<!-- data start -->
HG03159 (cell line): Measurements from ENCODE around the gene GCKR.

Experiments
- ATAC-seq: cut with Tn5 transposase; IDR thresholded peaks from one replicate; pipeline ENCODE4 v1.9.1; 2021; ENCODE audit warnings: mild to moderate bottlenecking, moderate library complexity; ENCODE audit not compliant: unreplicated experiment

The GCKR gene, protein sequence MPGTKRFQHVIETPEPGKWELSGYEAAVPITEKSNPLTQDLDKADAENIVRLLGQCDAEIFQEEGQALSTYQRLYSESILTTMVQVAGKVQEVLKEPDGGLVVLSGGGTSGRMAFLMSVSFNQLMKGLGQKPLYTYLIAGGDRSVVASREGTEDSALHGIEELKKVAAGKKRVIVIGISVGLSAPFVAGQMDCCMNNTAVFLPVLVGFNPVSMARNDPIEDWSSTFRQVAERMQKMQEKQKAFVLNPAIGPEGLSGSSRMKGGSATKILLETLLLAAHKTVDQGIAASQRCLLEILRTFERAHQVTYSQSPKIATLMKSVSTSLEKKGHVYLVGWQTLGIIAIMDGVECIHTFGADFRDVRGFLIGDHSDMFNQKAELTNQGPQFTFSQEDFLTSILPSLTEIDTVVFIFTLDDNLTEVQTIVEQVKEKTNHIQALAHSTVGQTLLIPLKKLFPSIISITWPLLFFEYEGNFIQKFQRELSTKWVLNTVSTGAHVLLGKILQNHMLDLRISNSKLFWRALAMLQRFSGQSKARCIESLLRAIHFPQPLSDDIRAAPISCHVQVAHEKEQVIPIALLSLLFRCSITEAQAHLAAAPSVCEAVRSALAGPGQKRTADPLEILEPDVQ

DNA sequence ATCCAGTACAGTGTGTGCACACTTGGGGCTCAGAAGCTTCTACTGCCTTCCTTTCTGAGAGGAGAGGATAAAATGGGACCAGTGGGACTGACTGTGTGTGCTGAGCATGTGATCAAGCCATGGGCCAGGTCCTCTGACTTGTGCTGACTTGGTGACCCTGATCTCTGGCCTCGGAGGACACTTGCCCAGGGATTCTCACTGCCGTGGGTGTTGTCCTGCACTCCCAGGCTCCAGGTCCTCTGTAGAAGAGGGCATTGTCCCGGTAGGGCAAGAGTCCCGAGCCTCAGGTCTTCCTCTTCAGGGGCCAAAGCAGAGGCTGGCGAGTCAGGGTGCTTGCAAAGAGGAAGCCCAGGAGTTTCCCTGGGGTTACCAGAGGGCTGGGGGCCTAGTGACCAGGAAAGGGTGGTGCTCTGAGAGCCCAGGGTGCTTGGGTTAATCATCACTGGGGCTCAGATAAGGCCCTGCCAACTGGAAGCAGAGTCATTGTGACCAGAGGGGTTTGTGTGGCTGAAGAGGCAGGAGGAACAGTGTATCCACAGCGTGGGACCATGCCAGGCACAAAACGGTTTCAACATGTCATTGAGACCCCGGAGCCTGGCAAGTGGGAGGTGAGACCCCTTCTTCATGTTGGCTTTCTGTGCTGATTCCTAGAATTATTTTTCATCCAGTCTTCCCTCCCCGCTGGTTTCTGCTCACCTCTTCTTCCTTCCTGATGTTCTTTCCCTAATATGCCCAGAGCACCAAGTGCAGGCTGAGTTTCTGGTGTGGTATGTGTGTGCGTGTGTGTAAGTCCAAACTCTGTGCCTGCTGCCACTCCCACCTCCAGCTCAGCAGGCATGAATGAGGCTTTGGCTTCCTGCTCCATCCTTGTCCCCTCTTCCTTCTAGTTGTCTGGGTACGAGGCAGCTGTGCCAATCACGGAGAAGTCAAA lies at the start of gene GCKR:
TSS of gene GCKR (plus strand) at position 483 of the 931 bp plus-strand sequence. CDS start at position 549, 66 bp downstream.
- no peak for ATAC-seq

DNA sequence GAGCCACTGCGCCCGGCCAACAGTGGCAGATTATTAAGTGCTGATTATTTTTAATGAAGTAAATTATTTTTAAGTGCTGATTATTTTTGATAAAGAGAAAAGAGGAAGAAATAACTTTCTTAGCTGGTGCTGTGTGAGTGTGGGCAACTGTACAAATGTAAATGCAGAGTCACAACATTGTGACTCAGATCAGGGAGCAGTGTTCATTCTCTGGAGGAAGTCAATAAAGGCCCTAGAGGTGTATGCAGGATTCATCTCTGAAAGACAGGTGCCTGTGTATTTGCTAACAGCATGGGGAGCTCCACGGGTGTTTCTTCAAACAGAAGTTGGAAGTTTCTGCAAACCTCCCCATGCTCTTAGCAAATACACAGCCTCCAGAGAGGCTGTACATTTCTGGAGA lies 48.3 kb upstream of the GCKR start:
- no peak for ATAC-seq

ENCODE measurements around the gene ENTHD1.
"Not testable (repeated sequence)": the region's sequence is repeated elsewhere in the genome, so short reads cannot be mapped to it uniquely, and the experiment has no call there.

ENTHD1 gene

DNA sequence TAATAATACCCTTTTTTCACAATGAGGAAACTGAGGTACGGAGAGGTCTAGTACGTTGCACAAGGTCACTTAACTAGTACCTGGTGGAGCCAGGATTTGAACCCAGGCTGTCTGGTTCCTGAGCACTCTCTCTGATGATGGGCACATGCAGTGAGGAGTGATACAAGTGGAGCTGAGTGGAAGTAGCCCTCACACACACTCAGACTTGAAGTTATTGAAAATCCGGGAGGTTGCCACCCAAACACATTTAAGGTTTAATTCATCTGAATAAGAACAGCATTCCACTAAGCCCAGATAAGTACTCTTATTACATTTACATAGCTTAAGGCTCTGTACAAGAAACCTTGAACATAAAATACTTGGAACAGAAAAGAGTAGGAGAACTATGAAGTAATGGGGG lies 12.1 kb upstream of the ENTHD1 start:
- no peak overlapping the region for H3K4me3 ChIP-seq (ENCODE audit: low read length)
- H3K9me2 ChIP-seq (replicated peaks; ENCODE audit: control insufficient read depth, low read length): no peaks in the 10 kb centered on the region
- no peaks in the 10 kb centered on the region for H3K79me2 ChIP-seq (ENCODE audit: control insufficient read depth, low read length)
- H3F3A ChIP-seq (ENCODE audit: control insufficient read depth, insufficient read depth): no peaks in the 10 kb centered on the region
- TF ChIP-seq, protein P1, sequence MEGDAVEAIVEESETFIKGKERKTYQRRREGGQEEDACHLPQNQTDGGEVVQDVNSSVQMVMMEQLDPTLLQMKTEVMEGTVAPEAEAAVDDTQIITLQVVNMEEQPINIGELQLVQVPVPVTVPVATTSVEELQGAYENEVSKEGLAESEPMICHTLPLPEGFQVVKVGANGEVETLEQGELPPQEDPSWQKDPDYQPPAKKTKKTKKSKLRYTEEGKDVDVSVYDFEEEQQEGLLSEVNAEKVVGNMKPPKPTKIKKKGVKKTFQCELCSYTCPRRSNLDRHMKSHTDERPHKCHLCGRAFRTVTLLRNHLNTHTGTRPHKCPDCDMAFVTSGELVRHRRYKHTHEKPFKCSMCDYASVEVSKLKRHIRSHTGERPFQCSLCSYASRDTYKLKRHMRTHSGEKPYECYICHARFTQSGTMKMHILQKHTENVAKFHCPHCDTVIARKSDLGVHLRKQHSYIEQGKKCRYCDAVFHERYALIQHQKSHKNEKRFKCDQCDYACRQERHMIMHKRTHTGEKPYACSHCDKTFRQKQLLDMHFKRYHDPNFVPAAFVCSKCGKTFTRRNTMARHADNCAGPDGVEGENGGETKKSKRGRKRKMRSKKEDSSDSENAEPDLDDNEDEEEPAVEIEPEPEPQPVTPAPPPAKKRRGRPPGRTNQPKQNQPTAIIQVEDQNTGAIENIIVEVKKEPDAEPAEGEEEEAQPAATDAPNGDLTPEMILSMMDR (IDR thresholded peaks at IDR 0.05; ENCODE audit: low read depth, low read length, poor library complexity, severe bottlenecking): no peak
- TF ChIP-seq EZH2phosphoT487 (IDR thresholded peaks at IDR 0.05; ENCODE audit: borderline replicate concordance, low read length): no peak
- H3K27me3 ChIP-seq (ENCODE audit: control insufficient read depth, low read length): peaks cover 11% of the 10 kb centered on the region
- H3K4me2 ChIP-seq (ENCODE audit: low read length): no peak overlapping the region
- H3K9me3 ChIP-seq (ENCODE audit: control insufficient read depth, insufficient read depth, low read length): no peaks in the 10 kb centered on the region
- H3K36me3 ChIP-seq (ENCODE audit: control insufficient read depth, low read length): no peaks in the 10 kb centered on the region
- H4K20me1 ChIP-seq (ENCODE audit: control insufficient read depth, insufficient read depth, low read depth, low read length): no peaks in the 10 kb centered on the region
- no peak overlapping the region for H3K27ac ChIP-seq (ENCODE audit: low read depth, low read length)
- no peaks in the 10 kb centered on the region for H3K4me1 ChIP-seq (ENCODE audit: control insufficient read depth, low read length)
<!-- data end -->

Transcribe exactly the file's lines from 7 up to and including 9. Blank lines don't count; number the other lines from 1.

- no peak for ATAC-seq

DNA sequence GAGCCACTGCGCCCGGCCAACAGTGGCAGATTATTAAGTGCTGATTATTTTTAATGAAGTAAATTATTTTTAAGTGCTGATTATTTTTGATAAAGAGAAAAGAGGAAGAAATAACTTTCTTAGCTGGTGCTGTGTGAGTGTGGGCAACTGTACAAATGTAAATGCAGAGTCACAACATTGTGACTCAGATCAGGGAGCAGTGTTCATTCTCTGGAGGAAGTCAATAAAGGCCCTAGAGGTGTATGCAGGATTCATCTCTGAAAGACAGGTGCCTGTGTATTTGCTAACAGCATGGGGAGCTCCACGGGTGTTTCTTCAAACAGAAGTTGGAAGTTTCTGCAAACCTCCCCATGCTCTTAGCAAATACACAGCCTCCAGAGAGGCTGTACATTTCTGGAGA lies 48.3 kb upstream of the GCKR start:
- no peak for ATAC-seq